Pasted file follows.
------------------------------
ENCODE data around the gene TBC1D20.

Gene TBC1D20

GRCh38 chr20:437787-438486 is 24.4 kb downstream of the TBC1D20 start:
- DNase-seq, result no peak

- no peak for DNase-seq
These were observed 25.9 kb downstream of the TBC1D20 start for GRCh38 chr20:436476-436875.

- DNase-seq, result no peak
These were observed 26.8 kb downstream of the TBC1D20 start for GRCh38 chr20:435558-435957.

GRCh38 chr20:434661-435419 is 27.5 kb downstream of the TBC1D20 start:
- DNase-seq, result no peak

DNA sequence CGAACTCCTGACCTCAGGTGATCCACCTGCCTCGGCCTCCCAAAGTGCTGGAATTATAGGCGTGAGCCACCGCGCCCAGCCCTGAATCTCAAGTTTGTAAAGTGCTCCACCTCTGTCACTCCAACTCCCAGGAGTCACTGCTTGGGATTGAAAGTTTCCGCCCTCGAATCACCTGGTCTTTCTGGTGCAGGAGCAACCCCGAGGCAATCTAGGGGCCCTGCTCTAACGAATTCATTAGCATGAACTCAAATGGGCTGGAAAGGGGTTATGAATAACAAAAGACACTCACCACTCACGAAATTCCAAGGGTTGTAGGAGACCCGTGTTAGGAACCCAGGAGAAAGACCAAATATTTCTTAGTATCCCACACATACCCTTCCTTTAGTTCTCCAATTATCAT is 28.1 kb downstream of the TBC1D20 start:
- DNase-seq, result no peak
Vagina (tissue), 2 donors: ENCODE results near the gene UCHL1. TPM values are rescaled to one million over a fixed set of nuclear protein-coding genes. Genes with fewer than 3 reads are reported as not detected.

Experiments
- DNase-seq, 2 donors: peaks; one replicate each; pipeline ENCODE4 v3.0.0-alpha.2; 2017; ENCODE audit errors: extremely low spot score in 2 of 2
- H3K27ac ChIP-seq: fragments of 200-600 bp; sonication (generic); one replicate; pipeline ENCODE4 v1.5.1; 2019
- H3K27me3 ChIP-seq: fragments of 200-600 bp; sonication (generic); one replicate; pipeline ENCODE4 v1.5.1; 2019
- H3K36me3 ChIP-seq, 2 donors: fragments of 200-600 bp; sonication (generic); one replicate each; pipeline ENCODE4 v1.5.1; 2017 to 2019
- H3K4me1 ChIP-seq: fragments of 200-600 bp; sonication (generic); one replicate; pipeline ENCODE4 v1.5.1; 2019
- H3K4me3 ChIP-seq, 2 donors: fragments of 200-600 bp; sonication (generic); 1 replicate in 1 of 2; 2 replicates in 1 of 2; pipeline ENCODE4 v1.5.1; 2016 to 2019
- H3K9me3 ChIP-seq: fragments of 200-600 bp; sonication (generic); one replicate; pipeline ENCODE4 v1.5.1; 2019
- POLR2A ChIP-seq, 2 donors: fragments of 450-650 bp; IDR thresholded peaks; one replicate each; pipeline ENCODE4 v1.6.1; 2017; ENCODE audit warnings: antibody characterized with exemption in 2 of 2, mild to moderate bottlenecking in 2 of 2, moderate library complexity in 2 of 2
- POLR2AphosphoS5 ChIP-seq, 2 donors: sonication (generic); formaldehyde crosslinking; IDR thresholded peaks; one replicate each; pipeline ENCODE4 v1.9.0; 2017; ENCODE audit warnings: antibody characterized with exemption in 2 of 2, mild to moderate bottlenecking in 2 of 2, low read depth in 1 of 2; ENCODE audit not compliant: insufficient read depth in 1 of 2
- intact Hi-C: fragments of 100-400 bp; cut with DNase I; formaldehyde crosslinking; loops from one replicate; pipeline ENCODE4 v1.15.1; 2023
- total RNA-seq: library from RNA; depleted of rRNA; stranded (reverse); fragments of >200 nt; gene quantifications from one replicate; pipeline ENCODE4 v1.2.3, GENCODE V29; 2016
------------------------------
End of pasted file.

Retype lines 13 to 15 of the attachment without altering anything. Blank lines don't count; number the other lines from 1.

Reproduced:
Vagina (tissue), 2 donors: ENCODE results near the gene UCHL1. TPM values are rescaled to one million over a fixed set of nuclear protein-coding genes. Genes with fewer than 3 reads are reported as not detected.

Experiments
- DNase-seq, 2 donors: peaks; one replicate each; pipeline ENCODE4 v3.0.0-alpha.2; 2017; ENCODE audit errors: extremely low spot score in 2 of 2